Garden & Outdoor

How To Create and Grow Your Own Herb Garden

Starting a herb garden is the perfect first project for beginner gardeners looking to stretch their green fingers. Not only are they adaptable to gardens of all sizes, but window ledges and balconies for that matter. They are also a great way to teach children the importance of growing their own food. Plus, with unlimited access to a selection of herbs on your doorstep, you’ll never have to make that last minute dash to the supermarket for those forgotten ingredients.

To get the most out of your herbs, it’s important to plant and care for them appropriately, which you’ll learn how to do in this handy guide.


What you’ll need:

  1. For herb plants

    • Fill the plant pots two-thirds full with peat-free compost
    • Dig a hole slightly larger than the rootball left when you lift your herb plants out of the pots you bought them in, then insert your herb plant
    • Fill the remaining space around the rootball, gently tamping it down with the hand trowel to remove pockets of air
    • Water well and continue to do so approximately once a week, particularly when the compost feels dry to the touch
  2. For herb seeds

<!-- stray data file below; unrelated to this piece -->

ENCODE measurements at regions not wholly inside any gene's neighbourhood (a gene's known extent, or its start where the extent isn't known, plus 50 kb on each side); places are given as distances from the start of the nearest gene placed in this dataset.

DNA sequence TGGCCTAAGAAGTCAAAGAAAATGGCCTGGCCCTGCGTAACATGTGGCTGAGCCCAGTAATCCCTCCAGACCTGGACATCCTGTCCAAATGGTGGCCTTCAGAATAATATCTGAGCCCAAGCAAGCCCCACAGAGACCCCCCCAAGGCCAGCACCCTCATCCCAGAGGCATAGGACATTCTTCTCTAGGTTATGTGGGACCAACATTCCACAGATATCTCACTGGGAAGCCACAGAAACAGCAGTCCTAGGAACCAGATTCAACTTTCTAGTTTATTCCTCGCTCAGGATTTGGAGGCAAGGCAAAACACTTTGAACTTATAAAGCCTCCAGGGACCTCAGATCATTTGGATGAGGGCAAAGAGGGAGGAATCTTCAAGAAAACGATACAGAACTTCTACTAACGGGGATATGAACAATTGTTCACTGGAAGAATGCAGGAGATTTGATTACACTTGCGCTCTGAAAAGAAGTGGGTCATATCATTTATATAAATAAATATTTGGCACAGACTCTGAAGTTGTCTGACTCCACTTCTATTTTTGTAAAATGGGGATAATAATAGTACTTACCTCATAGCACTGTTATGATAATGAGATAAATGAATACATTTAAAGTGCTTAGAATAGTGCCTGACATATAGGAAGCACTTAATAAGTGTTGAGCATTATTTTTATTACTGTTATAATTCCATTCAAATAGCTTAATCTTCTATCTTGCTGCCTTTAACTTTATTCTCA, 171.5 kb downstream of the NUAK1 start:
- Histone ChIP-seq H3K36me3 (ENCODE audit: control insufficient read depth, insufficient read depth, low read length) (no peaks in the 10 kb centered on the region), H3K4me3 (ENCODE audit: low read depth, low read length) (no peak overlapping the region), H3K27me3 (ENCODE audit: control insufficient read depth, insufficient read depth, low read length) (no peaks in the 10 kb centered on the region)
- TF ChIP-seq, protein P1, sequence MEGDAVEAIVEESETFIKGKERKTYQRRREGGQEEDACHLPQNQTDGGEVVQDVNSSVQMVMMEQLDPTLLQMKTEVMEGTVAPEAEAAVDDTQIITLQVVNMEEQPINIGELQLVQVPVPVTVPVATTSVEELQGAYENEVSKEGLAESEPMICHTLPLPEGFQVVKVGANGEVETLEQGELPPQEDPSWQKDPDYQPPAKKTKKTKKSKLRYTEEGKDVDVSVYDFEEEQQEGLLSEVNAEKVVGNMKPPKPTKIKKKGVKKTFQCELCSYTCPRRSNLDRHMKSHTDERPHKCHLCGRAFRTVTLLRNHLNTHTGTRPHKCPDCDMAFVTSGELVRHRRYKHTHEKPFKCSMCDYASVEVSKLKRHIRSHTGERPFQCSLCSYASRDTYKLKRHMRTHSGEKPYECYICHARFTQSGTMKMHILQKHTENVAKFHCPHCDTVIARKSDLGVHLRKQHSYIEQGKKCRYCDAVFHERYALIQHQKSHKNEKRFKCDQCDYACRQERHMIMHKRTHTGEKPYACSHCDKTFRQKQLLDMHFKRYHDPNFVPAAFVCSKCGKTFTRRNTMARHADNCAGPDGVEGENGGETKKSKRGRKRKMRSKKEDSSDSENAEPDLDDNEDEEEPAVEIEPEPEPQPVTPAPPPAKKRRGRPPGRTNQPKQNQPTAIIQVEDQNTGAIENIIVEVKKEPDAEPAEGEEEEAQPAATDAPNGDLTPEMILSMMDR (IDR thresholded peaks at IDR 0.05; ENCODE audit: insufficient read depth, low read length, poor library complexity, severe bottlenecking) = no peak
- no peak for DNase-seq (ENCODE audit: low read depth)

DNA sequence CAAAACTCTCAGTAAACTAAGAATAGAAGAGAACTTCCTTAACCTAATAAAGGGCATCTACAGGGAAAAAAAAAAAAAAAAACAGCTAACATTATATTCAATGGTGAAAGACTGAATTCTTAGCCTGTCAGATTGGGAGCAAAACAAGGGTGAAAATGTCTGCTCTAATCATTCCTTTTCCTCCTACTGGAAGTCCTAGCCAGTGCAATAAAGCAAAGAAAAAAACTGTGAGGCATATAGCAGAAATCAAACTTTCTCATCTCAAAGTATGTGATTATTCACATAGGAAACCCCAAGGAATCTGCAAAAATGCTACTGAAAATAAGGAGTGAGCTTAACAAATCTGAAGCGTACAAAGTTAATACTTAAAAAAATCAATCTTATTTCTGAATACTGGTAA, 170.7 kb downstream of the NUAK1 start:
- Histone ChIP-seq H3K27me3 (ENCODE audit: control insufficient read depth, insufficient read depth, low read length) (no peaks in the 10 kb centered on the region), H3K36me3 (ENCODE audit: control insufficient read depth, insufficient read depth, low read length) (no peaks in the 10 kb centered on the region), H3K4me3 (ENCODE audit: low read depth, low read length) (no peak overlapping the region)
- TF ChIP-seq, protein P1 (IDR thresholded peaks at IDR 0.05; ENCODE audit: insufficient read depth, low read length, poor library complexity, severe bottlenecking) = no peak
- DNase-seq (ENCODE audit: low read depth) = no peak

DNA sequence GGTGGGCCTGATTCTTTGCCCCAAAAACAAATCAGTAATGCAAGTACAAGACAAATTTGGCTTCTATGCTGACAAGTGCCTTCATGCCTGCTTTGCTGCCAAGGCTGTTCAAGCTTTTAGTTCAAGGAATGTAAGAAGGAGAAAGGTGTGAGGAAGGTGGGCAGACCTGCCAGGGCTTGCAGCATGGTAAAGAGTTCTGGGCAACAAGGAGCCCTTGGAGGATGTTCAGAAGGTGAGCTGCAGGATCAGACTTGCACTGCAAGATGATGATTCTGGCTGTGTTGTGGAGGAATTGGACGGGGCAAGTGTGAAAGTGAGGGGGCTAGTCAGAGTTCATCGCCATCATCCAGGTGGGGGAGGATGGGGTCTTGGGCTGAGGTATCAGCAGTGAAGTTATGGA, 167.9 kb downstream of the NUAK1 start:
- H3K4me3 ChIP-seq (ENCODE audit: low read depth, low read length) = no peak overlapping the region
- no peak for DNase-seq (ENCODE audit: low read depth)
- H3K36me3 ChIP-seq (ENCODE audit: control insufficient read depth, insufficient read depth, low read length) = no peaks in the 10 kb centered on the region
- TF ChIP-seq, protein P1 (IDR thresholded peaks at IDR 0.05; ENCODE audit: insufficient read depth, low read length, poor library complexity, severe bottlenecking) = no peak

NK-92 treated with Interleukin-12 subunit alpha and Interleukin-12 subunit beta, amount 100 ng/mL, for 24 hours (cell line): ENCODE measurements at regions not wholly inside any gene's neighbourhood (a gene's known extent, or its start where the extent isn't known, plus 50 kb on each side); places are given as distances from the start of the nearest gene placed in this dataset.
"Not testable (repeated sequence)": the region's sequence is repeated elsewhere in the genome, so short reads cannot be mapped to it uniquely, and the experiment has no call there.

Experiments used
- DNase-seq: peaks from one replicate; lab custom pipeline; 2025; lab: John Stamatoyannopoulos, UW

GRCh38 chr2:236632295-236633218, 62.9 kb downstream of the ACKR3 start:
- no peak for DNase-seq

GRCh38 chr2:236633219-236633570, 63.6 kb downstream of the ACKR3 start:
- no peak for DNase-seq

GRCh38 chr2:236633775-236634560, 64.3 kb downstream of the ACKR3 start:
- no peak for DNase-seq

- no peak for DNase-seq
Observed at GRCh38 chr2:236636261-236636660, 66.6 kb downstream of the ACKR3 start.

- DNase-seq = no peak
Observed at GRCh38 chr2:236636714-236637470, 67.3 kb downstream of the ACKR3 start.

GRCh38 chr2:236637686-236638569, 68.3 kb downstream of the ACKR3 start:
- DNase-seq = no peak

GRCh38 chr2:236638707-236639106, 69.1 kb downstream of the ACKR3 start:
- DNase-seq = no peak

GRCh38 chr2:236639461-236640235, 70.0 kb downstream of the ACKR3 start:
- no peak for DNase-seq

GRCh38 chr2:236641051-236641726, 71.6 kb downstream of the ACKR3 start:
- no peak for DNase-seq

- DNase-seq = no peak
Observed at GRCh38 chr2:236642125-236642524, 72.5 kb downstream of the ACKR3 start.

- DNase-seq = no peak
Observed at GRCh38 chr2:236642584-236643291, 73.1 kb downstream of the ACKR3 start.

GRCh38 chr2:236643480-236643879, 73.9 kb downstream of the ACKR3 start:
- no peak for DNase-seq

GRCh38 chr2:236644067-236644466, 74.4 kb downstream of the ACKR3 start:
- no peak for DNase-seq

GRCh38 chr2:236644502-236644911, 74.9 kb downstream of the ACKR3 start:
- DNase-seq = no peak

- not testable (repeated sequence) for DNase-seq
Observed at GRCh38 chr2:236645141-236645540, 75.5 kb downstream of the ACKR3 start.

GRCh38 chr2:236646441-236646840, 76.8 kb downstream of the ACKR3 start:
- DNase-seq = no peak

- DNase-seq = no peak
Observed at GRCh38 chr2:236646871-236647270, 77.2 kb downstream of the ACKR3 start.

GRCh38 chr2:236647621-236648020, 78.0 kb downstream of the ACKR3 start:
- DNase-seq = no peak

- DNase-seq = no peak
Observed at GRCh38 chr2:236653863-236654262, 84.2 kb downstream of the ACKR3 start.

• Fill the plant pots with peat-free compost, then tamp down with the hand trowel to remove pockets of air in the soil
    • Scatter a few seeds on the surface, before covering them with a thin layer of compost
    • Once the seeds have germinated, water the compost approximately once a week
    • Consider moving your plants to larger pots once they have exceeded 10cm in height
  3. How to care for your herbs

    Just like most plants, herbs can be temperamental but by following our step-by-step guide, you are already on your way to ensuring that your herb garden will thrive. The main thing to remember is to ensure they get enough exposure to the sun.

    Herbs generally need 6-8 hours of sunlight a day, but only that – so bear in mind that on hotter days of the year, you will need to shade your herbs to ensure they don’t bake in the heat.

    You’ll also need to be mindful of the needs of the specific herbs you have planted. Basil, parsley and coriander will flower and seed if overexposed to the sun, stopping them from producing the tasty leaves you were growing them for in the first place. Mint, chives and oregano, on the other hand, thrive in sun so need to be planted in the sunniest spots of your herb garden.

    Whatever you choose to put in your herb garden, adapt and take note of the herbs you are growing to ensure it only ever goes from strength to strength.

    Feeling confident? Why not give growing your own tomatoes a try?

    Don’t forget to upload an image of your new herb garden to social media and tag us @Homebase_uk.



Writer and expert